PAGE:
you will need to find skilled people and pay them WELL and offer them whatever perks it takesto keep them happy. more oftern than not, it's the perks that will keep them.
    the person you need to put in place should be a skilled individual that can manage others.
    give them room to make mistakes, they will, but will grow out of them...
    also let go of some of youe control.
    you should, at this point, not be working in the field, rather working ON your business.
  7. kris

    kris LawnSite Bronze Member
    from nowhere
    Messages: 1,578

    Could someone define Small, medium, and Large. .... My thoughts are that a Large company is doing 5M plus (construction) meduim 2-5M.
  8. scraper69

    scraper69 LawnSite Senior Member
    from mi
    Messages: 477

    I could describe myself as a small business. and yes i have a very good leader, to take one end of my business on. He was an owner of his own construction co. for 25yrs and recently retired, now he wants to help me, (Family) - so i have that person i need to work and build work around, although he plans on only stayin for about 5 more years max.(untill he retires fully) so i want to grow while i have him in my company. - He has much experience with the general business end and his specialties of construction- just over 4yrs exp with my business, and hes ready to help me grow, whenever i am ready. (he is a great people manager - not to mention salesmen) i just worry about taking on the work and not having the workers to fill all job requirement or taking on more emps and not enough work for them. *i also have much business exp.(hands on as well as college educ) no worry s on that end( i assume i could manage myself up to 6 emps with no problems. my ? is has anyone done this jump>>>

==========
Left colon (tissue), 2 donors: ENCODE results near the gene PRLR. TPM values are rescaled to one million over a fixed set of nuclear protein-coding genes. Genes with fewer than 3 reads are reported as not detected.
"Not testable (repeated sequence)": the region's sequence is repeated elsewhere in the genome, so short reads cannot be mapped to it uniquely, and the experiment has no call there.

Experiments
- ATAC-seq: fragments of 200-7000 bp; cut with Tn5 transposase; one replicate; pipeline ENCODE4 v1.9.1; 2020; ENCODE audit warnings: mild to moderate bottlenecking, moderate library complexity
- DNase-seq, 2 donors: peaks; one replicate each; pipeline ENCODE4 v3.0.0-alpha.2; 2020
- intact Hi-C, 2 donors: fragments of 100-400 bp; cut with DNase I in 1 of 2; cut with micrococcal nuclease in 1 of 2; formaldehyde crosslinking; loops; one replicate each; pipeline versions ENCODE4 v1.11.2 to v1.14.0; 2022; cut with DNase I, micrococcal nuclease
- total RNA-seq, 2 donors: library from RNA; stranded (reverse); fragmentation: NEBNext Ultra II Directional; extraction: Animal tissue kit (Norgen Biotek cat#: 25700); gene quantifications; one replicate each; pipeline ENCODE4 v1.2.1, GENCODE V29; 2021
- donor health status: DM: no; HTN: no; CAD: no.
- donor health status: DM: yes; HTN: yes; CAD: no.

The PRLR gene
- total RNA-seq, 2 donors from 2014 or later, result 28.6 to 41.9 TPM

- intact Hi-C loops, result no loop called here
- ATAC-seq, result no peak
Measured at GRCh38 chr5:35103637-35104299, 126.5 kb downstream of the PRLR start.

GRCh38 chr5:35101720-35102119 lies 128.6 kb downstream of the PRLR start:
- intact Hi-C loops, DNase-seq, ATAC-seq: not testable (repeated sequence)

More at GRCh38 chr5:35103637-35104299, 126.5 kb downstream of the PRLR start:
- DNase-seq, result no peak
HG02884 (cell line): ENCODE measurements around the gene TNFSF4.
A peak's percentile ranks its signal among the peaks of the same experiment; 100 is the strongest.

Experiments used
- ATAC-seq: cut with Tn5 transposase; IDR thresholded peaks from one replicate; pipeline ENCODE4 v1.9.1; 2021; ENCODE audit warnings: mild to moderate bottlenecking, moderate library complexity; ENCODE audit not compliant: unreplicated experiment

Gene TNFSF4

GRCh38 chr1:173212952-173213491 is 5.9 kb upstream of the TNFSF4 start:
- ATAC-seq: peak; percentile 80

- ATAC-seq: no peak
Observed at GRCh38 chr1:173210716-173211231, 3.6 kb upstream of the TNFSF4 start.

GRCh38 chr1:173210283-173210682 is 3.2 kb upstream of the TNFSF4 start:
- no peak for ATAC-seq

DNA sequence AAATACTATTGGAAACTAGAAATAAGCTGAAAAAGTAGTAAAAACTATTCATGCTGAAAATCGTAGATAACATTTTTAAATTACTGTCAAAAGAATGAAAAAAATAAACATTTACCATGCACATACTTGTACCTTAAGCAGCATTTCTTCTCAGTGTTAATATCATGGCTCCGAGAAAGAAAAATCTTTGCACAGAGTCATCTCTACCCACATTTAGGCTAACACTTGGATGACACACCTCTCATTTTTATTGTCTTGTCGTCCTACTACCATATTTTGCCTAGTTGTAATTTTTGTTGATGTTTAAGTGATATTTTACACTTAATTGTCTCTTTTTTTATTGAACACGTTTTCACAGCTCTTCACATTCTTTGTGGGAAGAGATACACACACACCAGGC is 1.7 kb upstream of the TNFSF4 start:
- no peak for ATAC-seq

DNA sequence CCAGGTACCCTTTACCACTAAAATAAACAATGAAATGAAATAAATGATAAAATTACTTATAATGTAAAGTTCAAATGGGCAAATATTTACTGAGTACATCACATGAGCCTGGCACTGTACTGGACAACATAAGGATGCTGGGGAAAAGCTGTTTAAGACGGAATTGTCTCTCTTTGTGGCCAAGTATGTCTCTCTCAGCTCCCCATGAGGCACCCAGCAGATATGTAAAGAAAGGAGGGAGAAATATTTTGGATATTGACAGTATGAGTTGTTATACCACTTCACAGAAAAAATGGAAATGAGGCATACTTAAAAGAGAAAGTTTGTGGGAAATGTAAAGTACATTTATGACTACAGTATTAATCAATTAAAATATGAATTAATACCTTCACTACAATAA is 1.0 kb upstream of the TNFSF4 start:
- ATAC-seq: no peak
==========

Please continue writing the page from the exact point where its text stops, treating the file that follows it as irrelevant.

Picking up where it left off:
9. scraper69

    scraper69 LawnSite Senior Member
    from mi
    Messages: 477

    yard pro.. i find it too hard right now to take myself out of the field. i like to sell the jobs and also install.- i do want out of the lawn mait. field though.
    I just have to have the job perfect, for i am a perfectionist(neat freak) and cant find people that do the job like i want it. Very tough to get out- even though i understand where you are coming from. Need to focus on business end. NO DOUBT
  10. newleaflandscape

    newleaflandscape LawnSite Senior Member
    Messages: 348

    Dont know where you are at in Michigan but if I were you I would nt do any expanding this year. I own a company north of lansing. Only reason I say this is the falling economy here in Michigan. Last year I wouldnt have said that because even though the economy was down here construction was up. That doesnt look like the case this year though unfortunatly. I have been talking with alot of the builders I do work with and all of them are expecting a rough year. Every where you look people are loosing jobs. Maybe you wont be doing that much new home installation but I would say 80 percent on my business is new homes and new commercial construction since we only do install. Last year was great for us and looking at it I would love to expand a little myself, but I have decided to sit back and see how this year goes. Everyone I talk to seems to be thinking the same thing. Dont mean to be negative about this but I have heard many sob stories over companies that expanded in the wrong years and took out loans for equipment that they couldnt pay for. Good luck to you if you do decide to grow.